Federal Reserve Orders Bank to Remove Christmas Messages
Officials of the Federal Reserve ordered an Oklahoma bank to remove Christmas messages
from its banking facility in the small town of Perkins.
Bank examiners from the
Federal Reserve instructed officers of the Payne County Bank to remove all religious
references from the bank because they might be "offensive" to the bank's customers.
Bank examiners from the Fed were making their periodic visit, which occurs every
four years, to ensure that the bank was complying with federal banking regulations.
The examiners objected to employees wearing buttons stating "Merry Christmas-God
with us." They also challenged a "Bible verse of the day" posted in the bank's
lobby and on the bank's website. They even expressed displeasure with Thomas Kinkade
paintings hanging in the bank's lobby.
Bank examiners concluded, in Scrooge-like fashion, that the religious references
violated "the discouragement clause" of Regulation B of federal banking regulations.
That clause states that financial institutions may not use "words, symbols, models,
or other forms of communication" which
"express, imply, or suggest a discriminatory preference or policy of exclusion."
The Federal Reserve officials stated that the public celebration of Christ's birth
might be offensive to Muslims, Jews, or atheists, and cause them to feel like they
were the subject of discrimination. Bank officers were told that if they failed
to remove the religious elements the matter would be referred to the Department
of Justice for enforcement action.
Oklahoma U.S. Senator Jim Inhofe
and Congressman Frank Lucas
sent a letter to Federal
Reserve Chairman Ben Bernanke demanding that the Christmas messages be restored.
"This is an all-out assault on the faith, values, and rights of the bank, its
employees, and the people of Perkins they serve," Inhofe said.
"It is absolutely ridiculous for the regulation to be interpreted this way, and
it unduly discriminates against a person's faith in Christ and their constitutionally
protected freedom to publicly express that faith. It is simply another case of
liberals in Washington overstepping their bounds and intruding in the lives of individuals."
Not only were the federal grinches trying to steal Christmas, they were acting to
deny the religious liberties of a business, its employees, and the community of
Upon receiving the letter from Senator Inhofe and Congressman Lucas, officials with
the Federal Reserve backed down. Tom Hoenig, President of the Federal Reserve Bank
in Kansas City, advised bank officials that it was determined that the regulation
does not apply to personal items displayed in the workplace.
"We have been advised by the senior officers of the Kansas City Federal Reserve
Bank--after conferring with the Board of Governors at the Federal Reserve Bank in
Washington, D.C.--that this matter has been resolved and we can, in fact, display
religious images and phrases on our website and in our facility," reports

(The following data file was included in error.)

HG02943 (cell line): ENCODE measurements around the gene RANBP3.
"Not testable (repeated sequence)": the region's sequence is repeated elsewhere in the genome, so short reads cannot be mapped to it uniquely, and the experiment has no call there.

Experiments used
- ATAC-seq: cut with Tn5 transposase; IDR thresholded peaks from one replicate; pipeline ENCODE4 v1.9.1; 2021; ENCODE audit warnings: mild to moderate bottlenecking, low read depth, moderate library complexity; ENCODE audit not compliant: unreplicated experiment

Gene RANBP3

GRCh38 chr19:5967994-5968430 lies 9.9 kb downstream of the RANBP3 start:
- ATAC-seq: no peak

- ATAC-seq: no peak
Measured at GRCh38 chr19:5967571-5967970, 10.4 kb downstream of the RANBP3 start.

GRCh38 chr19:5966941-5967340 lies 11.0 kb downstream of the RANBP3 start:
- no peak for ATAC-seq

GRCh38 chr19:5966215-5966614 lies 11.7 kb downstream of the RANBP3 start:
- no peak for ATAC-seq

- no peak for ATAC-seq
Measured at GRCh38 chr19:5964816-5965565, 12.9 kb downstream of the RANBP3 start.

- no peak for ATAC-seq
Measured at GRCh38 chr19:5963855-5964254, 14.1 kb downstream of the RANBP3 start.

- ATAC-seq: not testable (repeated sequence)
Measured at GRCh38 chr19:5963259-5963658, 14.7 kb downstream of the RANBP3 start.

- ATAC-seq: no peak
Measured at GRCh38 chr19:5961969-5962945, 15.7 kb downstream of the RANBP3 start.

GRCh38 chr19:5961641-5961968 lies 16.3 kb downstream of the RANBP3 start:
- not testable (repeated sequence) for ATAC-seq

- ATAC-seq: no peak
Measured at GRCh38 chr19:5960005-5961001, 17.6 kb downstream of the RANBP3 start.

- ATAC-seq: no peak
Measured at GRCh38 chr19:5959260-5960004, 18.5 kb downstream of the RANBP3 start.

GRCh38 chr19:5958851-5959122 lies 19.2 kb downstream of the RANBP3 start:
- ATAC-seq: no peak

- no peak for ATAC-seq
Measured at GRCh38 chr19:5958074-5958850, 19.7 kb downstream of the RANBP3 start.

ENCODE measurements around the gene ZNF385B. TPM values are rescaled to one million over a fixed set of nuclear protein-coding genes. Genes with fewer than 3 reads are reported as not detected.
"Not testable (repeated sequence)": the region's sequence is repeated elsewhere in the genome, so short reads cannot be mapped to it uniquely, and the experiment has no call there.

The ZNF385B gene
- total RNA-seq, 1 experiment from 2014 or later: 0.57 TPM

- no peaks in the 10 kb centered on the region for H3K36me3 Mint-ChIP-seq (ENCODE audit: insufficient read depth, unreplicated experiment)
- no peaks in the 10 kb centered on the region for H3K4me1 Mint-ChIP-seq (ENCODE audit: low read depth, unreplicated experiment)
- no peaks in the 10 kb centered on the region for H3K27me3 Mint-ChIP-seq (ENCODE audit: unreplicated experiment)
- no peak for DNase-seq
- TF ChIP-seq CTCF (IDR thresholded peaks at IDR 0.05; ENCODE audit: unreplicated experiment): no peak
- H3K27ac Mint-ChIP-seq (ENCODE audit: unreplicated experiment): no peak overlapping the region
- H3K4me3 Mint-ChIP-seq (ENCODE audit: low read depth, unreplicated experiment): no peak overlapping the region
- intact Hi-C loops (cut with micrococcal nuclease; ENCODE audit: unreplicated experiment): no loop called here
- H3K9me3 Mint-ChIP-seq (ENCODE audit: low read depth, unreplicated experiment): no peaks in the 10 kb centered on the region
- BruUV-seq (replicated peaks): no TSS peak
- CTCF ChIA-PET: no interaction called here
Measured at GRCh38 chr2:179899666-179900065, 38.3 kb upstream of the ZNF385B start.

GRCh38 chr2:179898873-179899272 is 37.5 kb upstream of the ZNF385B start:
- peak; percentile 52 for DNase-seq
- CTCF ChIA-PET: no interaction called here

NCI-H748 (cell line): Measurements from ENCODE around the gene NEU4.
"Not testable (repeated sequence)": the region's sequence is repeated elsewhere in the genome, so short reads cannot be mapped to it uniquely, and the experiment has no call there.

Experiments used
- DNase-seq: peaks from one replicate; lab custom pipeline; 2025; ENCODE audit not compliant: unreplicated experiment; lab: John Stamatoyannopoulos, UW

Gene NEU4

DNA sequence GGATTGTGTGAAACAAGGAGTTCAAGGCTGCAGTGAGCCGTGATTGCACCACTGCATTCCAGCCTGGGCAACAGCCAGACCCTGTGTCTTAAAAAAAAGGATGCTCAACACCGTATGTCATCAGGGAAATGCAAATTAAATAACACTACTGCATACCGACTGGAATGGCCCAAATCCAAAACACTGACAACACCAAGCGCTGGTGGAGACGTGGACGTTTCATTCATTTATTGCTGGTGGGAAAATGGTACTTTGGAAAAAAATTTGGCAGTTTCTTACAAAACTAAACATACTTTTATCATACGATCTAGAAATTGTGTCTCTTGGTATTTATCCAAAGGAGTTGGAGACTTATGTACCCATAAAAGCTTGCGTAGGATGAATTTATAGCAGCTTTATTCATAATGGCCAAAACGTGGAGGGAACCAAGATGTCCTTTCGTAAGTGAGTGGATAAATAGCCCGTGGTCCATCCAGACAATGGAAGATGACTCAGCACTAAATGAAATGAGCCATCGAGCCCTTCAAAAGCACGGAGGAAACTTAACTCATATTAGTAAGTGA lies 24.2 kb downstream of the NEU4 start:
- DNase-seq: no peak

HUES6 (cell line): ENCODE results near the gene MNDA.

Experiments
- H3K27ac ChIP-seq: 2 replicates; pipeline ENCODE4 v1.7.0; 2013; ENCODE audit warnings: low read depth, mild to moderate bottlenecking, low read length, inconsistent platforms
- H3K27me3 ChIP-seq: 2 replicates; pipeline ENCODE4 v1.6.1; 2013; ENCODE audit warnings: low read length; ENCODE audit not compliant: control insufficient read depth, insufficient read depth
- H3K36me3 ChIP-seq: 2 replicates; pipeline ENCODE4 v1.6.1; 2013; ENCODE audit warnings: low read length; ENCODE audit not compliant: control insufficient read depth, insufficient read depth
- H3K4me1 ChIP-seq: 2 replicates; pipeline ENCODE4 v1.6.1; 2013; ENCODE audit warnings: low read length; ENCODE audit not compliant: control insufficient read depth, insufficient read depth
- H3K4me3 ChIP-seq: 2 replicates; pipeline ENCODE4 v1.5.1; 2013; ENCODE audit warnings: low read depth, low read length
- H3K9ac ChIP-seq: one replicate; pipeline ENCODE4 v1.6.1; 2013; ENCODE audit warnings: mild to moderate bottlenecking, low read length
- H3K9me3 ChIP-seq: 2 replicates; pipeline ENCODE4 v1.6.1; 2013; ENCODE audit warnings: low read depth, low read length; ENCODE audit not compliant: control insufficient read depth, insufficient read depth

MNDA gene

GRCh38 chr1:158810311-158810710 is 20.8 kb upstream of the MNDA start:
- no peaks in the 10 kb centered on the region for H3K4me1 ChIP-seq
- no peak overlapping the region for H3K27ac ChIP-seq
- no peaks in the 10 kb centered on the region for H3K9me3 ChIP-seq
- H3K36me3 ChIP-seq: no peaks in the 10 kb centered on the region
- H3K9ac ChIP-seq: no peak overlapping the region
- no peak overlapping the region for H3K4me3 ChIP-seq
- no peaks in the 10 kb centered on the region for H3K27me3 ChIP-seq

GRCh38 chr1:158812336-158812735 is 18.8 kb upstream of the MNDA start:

of the employee-owned Payne County Bank. "We appreciate the generous outpouring
of support and prayers of Americans from all over the country."
The heavy-handed action by the Fed has been roundly criticized by bloggers and columnists
across the nation. Michael Tennant wrote for The New American: "One might think
that the Federal Reserve is busy enough with bailing out foreign banks, monetizing
federal debt, and inflating the dollar into oblivion, but apparently that is not
the case. The Fed somehow found time to micromanage the decor of an Oklahoma bank
in an effort to prevent the bank's customers from being confronted with evidence
that the upcoming holiday has anything at all to do with with a birth in Bethlehem
over 2000 years ago."
The actions by the Federal Reserve stand in stark contrast to the views of the average
American. A recent Rasmussen survey reveals that 74 percent of Americans believe
that religious symbols like Christmas Nativity scenes should be allowed on public
property. The survey also found that 80 percent of Americans believe that religious
holidays should be celebrated in the public schools.
Yet the champions of secular religion continue their crusade against Christmas and
any and all vestiges of our Christian culture. Officials at Southern Illinois University
in Carbondale recently silenced Christmas music being played from the university's
For as long as anyone can remember, Christmas carols have been heard
over the campus from the university's Pulliam clock tower. Yet that didn't sit
well with the politically correct crowd on campus.
"We took the music off the clock tower as a result of some complaints we received
that religious music was offensive to non-Christians," says Chancellor Rita Cheng.
"We want to be sensitive that there are people from all over the world on the Carbondale
campus from many different religions, and we want to be more inclusive." When the
Carbondale community reacted quite negatively to the Chancellor's decision, she
restored Christmas tunes to the clock tower, along with selections from Jewish and
All these episodes reinforce the importance of passing religious liberty legislation
in our state and nation that protects the freedom of religious expression of everyday
Americans. Our state and federal constitutions need to be amended to counter the
erroneous interpretations of the First Amendment mandating so-called "separation
of church and state."
This bogus constitutional theory has resulted in the expulsion
of God and religious values from the public arena, and now it is even being extended
to the private sector.
The Missouri Family Policy Council will be prioritizing the passage of a religious
liberty constitutional amendment during the coming session of the Missouri General